by Rachel Vilsack

The job search process can be intimidating for adults who have education or experience. Imagine what it’s like for a teen entering the labor market for their first job. Your first impulse might be to just start searching online or in a newspaper’s want ads for jobs. In reality, job-hunting takes time. Be prepared to commit as much time as possible to job search activities. 


Here is a list of common steps (and resources) for you to explore:


  1. Create a job search goal. This includes writing down things you know you like to do and jobs that interest you. You might want to research some jobs using online resources, like ISEEK. Finally, select a job that interests you the most, and write a job goal that fits you and that job. Example: Get a job in sales and think about going to school to get more sales skills.
  2. Networking is an important piece in a job search plan. It involves talking with anyone who could help you learn about or find a job. Network contacts can include teachers, counselors, friends, family, or coaches.
  3. You are ready to apply for jobs once you’ve got a goal and identified some job openings. Every employer will have different requirements, so pay close attention to the employer’s instructions for how to apply. This might include filling out a job application, creating a resume, or providing a letter of reference. Remember, showing the employer you’ll be a good fit for the job is the ultimate goal.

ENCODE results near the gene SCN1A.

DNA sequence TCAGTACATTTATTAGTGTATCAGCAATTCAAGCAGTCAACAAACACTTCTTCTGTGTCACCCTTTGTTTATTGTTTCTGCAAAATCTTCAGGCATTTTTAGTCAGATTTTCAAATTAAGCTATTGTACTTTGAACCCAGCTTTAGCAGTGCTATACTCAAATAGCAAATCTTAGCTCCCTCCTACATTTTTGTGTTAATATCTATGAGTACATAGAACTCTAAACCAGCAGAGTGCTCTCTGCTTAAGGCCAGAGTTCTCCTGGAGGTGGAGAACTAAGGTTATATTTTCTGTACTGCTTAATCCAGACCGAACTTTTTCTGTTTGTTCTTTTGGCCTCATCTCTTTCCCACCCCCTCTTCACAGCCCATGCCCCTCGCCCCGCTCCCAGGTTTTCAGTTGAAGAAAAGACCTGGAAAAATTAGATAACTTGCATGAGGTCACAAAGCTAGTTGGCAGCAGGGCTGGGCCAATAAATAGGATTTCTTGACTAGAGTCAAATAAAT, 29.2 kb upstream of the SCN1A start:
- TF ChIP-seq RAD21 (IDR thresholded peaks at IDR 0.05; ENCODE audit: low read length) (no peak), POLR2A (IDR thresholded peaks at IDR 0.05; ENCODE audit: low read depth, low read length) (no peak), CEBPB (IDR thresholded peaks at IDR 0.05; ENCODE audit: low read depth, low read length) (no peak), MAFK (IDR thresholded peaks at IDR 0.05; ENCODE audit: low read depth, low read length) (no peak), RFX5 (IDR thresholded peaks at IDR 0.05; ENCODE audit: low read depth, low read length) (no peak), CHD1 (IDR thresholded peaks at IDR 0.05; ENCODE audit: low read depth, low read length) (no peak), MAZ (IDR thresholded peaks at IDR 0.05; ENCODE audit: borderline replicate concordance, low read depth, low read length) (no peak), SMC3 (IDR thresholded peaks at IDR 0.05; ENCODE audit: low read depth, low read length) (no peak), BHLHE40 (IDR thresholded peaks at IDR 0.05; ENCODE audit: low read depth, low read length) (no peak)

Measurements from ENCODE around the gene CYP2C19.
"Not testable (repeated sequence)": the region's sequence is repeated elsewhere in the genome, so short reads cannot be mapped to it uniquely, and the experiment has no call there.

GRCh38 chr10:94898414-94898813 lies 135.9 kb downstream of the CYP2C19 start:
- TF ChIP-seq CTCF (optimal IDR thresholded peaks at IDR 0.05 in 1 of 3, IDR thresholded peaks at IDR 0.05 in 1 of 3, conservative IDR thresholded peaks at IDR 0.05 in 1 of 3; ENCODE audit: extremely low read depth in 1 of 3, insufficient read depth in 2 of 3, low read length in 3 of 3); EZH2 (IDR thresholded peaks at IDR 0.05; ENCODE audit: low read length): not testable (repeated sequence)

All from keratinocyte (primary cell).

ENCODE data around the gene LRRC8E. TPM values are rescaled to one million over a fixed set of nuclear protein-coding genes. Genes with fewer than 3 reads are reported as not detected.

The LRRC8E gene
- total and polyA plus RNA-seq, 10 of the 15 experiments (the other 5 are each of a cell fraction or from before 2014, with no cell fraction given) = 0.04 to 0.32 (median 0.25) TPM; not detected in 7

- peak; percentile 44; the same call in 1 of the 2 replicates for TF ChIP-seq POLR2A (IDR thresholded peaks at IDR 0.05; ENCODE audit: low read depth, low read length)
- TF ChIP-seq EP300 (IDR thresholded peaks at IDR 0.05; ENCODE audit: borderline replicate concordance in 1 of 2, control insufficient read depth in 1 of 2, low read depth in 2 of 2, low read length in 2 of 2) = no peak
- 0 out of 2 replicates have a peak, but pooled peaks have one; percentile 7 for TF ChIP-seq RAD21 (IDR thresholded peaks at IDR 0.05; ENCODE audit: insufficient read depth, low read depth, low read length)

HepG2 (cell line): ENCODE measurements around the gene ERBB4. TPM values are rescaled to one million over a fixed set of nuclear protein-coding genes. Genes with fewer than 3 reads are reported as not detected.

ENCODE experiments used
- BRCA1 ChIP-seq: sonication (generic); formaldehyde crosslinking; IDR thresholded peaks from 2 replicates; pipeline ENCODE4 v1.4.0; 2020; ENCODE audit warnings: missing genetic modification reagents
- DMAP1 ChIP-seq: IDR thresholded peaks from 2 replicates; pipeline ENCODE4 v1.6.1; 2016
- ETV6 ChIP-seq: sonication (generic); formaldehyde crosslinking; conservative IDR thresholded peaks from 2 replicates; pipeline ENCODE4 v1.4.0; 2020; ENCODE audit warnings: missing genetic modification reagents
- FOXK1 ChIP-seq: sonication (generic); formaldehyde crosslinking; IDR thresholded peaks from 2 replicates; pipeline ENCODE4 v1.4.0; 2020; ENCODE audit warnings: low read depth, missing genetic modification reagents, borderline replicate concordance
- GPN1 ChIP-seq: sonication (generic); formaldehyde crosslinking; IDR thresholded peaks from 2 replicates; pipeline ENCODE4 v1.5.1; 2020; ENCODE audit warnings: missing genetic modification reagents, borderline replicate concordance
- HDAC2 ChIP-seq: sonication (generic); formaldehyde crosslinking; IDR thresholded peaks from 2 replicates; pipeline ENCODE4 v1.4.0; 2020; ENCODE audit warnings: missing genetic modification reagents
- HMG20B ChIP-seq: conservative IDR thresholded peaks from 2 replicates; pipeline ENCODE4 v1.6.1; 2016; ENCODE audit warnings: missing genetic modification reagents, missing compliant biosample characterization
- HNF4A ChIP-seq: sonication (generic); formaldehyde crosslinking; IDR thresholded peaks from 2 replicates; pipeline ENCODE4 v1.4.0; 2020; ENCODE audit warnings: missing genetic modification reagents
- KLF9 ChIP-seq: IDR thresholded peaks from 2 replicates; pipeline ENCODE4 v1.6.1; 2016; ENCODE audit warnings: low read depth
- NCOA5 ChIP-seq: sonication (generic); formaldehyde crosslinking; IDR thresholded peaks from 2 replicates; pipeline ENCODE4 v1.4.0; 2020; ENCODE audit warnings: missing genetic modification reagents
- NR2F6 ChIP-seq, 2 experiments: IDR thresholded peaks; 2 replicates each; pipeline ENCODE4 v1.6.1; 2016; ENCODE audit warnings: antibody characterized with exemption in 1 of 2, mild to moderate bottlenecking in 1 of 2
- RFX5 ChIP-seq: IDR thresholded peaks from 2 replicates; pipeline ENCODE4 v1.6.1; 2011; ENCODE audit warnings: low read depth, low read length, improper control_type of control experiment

4. Interviews are an important step in a job search. Employers interview candidates to find a good fit for their business, and there are many types of interviews: by phone or in-person; with a group of two or more candidates; or, a panel interview with more than one person from the company. It’s important to prepare for an interview by practicing your answers to common interview questions. Don’t forget to follow-up with the employer after the interview.
  5. Once you land the job, remember that there are steps to success in the workplace, including following the rules at work, dressing appropriately, and acting professionally. 


This may be your first job, but it likely won’t be your last. Take the opportunity to improve you skills and develop new ones.


Take it From Me

I had many summer jobs in my teenage years. I worked as a clerk in a screen print shop; a server in a fast food restaurant; I sold admission tickets at a museum. But my favorite job was as a tour guide aboard the William A. Irvin Ore Boat in Duluth, where I grew up. I sometimes joke that it was not an illustrious job; I did a lot of walking and talking every day – in any kind of weather –  and I didn’t get paid very much. It wasn’t until years later that I realized that this job taught me more about communication and customer service skills than any class or job I’ve had since! This job is still listed on my resume today.


A summer job is just the first step in your career path. 


Networking is listed as one step to finding a summer job. Learn more about the basics of networking here.